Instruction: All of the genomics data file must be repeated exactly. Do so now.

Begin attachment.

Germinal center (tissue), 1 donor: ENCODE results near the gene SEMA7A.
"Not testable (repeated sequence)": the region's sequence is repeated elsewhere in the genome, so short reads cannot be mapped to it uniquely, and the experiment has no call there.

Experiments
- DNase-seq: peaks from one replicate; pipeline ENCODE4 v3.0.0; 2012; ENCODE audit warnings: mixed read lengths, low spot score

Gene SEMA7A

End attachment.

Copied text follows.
Germinal center (tissue), 1 donor: ENCODE results near the gene SEMA7A.
"Not testable (repeated sequence)": the region's sequence is repeated elsewhere in the genome, so short reads cannot be mapped to it uniquely, and the experiment has no call there.

Experiments
- DNase-seq: peaks from one replicate; pipeline ENCODE4 v3.0.0; 2012; ENCODE audit warnings: mixed read lengths, low spot score

Gene SEMA7A